There are 13 posts.
Please note: this blog post discusses language that some readers may find offensive. Like the UK, Australia has been through tumultuous political times recently. We’ve had five changes of Prime Minister in the last decade, three of them overthrown by their own colleagues. And, like Brenda from Bristol, we’ve had our moment with surprise election […]more
Rebel Wilson, an Australian comedian and actor, won her defamation case last week, suing the publisher of several popular Australian magazines for publishing stories accusing her of being a liar about her age and background. In a tweet, Wilson sarcastically thanked the ‘shady Australian press’ for their ‘tall poppy syndrome’. Australians would know exactly what […]more
We’ve taken on an ambitious task today: we’re looking at the origin stories behind the names (in English) of every single country in the world – using the list of countries as determined by the UN and information from the Oxford Concise Dictionary of World Place-Names. From Afghanistan to Zimbabwe, discover surprising and intriguing language […]more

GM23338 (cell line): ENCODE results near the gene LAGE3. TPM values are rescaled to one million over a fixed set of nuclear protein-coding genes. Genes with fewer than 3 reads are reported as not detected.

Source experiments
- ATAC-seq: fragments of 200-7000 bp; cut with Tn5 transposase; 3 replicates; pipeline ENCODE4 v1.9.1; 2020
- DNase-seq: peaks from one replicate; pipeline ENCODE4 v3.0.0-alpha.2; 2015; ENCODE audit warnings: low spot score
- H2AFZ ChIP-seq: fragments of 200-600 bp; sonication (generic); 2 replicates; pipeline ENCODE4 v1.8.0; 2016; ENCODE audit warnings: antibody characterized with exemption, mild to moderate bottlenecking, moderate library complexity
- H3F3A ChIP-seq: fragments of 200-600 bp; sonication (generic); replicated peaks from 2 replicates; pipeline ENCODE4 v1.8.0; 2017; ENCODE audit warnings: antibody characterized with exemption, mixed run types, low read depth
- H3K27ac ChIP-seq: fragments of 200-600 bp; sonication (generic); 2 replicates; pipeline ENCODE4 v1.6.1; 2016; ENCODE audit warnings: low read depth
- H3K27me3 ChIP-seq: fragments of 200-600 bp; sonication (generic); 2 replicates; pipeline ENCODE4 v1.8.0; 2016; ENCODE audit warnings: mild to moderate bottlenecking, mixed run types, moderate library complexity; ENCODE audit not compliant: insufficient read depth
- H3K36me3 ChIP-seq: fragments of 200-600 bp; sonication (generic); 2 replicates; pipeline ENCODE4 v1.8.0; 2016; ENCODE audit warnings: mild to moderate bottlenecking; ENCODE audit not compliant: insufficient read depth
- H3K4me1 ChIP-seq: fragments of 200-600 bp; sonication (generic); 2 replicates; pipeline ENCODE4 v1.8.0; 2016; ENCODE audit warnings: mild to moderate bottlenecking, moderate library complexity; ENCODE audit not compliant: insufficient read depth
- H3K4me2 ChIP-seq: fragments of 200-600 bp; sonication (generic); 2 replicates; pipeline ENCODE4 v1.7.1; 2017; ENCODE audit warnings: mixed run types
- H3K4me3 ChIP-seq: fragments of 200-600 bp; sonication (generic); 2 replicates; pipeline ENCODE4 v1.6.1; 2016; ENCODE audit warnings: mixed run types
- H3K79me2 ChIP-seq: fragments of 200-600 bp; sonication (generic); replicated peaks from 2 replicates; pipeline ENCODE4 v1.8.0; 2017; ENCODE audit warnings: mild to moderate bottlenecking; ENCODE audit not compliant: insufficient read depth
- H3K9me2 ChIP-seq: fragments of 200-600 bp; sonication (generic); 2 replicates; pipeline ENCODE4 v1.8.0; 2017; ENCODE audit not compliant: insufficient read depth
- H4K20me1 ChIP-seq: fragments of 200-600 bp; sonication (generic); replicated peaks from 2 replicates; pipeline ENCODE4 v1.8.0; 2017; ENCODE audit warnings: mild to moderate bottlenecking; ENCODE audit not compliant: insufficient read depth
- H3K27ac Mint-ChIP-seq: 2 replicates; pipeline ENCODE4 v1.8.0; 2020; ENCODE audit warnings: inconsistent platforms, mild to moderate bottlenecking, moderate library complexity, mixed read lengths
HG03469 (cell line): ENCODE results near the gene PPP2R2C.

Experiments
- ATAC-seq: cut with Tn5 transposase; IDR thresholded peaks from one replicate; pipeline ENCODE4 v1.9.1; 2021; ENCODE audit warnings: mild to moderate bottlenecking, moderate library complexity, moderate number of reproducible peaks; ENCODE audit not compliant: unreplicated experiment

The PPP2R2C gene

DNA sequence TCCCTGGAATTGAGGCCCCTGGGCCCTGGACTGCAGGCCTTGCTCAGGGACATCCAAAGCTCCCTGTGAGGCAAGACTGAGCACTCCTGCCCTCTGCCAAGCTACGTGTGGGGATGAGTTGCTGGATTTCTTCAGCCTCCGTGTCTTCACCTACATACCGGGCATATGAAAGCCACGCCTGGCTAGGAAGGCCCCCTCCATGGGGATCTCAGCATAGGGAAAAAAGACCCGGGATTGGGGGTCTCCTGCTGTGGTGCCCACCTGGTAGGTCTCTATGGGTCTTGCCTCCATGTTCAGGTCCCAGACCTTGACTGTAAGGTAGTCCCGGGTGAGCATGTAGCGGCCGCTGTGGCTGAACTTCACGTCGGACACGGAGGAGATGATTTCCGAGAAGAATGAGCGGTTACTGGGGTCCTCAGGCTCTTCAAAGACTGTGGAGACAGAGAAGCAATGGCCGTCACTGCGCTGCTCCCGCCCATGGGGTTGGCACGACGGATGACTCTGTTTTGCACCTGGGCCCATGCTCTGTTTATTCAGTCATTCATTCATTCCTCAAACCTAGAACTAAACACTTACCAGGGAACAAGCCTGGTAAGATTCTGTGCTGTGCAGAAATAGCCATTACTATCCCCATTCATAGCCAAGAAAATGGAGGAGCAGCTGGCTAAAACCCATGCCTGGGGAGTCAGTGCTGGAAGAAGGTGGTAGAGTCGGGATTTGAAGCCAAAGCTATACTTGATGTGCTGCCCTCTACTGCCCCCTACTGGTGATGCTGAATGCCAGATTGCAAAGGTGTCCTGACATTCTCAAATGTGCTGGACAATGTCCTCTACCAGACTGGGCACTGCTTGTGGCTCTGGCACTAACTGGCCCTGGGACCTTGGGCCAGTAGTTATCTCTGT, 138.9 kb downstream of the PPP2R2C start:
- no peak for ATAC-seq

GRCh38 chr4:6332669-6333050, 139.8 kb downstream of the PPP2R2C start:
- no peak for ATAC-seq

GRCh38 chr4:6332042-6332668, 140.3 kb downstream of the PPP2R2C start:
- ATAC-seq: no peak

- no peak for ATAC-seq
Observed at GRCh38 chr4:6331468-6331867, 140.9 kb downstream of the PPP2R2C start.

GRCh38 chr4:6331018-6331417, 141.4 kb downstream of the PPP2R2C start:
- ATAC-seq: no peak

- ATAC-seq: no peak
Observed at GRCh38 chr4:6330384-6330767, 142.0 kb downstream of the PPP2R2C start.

The summertime is the perfect time of year to hop on a plane and find yourself in a new and exciting destination for a week or two … or three. When it comes to unique locales, there is no place quite like Oceania, the area encompassing the islands of the Pacific Ocean and adjacent seas. […]more
The latest Oxford Dictionaries update doesn’t just include individual words: as always, phrases are also included. This update sees many Australian English idioms added to OxfordDictionaries.com, and we’ve selected some that we’d like to hear more of across the English-speaking world. Some are used in other countries too; some might be unfamiliar even to many […]more
Gidday! Don’t experience cultural cringe or get the irrits, because we’ve got some great Australian English words to share with you. Our recent Oxford Dictionaries update also sees many more terms and phrases from Australian English added. Some are used by every Fred Nerk, while some are a bit less common, but the good guts […]more
In my recent book, Furphies and Whizz-bangs: Anzac Slang from the Great War, I had the opportunity to revisit some of the classic collections of war slang, including the Australian publication Digger Dialects, written in 1919 by W.H. Downing, and the British Songs and Slang of the British Soldier: 1914–1918, compiled by John Brophy and […]more